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View Diary: Irresistible Forces, Immovable Objects: Sustainability, Growth, and Craving (31 comments)

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  •  A comment I made in this (1+ / 0-)
    Recommended by:
    Tom Lum Forest


     "Evolution via natural selection has brought us to where we are - our ancestors were successful and bequeathed us the genetic potential to be successful.

    After having called the market "fundamentally insane" I want to acknowledge that I may well be referring to the natural process that has brought us to our present predicament. Wolves would kill and eat the last black-footed ferret without a qualm about causing their extinction. The difference, I suppose, is that we have the capacity to develop a land ethic.

    The market may well be the result of these basic drives writ large due to the tremendous technological tools at our disposal to continue maximizing our reproductive potential until nothing is left."

    It could be said that our "craving" has been bequeathed to us by succeeding so well in the forge of natural selection. And, perhaps, this "craving" is what has driven us, and all species, to maximize reproductive success.

    It is a tall order to act in "opposition" to such powerful natural forces. Growth is natural, voluntarily limiting growth is not. And natural forces - starvation, predation and disease - have always acted as counterbalances to the natural "craving" for unlimited growth. But their activities are harsh and cruel. It may be naive to seek for warm and gentle methods to limit our unsustainable growth.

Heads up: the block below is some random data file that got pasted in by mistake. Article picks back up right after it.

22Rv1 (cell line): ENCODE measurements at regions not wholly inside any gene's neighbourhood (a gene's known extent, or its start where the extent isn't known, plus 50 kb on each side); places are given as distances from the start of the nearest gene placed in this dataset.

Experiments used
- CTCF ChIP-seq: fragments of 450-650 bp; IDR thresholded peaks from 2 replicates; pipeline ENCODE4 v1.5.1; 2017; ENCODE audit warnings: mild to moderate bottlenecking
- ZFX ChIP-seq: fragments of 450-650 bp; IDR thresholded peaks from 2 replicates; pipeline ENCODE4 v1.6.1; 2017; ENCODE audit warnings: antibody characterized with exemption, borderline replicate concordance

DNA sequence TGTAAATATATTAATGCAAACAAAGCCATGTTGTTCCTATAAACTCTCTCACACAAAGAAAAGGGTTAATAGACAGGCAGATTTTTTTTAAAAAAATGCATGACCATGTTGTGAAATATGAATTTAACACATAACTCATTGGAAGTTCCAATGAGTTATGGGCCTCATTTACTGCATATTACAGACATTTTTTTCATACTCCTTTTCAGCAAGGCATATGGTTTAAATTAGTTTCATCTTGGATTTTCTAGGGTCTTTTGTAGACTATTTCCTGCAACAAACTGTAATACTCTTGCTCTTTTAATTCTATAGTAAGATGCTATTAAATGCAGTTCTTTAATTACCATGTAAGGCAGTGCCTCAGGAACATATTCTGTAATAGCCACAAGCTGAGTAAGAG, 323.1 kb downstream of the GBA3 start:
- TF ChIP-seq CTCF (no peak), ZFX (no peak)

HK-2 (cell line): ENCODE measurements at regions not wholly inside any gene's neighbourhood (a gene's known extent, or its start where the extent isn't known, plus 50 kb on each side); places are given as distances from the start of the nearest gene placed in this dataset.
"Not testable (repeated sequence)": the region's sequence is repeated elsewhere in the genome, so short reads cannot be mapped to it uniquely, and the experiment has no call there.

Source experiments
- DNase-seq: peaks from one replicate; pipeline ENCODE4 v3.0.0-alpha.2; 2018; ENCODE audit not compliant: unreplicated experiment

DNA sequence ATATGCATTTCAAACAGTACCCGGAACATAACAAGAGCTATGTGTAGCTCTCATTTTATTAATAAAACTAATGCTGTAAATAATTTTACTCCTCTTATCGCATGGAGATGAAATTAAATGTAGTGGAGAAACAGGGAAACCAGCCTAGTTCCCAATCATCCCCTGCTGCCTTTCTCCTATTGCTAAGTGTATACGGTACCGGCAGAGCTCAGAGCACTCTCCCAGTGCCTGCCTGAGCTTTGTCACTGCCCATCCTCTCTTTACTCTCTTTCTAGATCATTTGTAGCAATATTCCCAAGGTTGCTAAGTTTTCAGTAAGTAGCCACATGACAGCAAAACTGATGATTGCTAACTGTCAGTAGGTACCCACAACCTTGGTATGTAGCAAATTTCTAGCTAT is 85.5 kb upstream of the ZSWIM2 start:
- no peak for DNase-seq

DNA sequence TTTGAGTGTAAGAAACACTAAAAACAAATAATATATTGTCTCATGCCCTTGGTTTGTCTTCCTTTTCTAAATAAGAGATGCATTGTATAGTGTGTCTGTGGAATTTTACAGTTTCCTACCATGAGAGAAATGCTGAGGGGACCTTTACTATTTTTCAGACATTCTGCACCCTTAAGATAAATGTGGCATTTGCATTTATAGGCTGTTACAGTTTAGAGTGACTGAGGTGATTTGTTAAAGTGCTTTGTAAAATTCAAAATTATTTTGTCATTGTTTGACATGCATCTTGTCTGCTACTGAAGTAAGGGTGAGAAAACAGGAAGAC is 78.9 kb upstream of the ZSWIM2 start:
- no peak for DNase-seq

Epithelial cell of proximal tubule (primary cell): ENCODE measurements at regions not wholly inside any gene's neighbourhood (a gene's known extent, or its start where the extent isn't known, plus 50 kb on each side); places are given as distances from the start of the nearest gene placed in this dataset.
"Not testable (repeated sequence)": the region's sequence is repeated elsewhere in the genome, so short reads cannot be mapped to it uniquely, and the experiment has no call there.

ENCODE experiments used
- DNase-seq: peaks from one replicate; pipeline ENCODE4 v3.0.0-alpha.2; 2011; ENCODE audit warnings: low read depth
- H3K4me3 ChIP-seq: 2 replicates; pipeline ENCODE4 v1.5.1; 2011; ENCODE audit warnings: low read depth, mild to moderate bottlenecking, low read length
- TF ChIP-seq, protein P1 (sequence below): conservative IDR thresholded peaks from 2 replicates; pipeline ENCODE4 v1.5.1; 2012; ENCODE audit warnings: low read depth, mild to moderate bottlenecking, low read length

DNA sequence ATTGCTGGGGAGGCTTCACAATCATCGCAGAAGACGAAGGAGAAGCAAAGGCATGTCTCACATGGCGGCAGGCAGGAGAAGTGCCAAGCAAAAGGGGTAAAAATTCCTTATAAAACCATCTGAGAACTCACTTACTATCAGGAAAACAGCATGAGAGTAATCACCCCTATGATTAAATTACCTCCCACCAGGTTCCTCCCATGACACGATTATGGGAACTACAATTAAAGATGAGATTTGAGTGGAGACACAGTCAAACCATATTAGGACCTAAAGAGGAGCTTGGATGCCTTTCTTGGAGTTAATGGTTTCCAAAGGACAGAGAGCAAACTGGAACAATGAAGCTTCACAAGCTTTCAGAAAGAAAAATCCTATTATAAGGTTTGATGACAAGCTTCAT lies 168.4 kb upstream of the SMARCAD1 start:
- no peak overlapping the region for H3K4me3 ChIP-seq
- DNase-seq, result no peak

muddy water can best be cleared by leaving it alone

    by veritas curat on Tue Jan 07, 2014 at 05:43:49 PM PST

    •  Elephants provide a very loose analogy (1+ / 0-)
      Recommended by:
      veritas curat

      Aside from humans, they disturb the environment more than any other animal, leveling forests in an almost human way.

      In African game parks, many artificial watering holes are maintained for easy tourist viewing of the wildlife and to increase wildlife populations generally. But it is not an entirely positive-sum scenario. Adult elephants have no natural predators, and the primary limiting factor on their population is water. So if more water is supplied in the dry seasons, the elephant population never dies back. That means that elephants eat more and disrupt more, leaving less for antelopes to eat. Antelope populations in South Africa's Kruger National Park dropped so much that they rethought their water hole strategy, and have cut them back so more elephants die - and more antelope live.

      Warfare, and violence generally, may well be one of our adaptations to fluctuating resource availability.

      There's a million ways to laugh; everyone's a path.

      by Tom Lum Forest on Tue Jan 07, 2014 at 08:38:36 PM PST

      [ Parent ]

      •  Elephants, however, have not shown evidence (1+ / 0-)
        Recommended by:
        Tom Lum Forest

        that they are concerned about their effect upon antelope populations.

        It is possible that mindfulness may be a more potent force than warfare and violence - or starvation, predation and/or disease.

        muddy water can best be cleared by leaving it alone

        by veritas curat on Tue Jan 07, 2014 at 09:33:06 PM PST

        [ Parent ]

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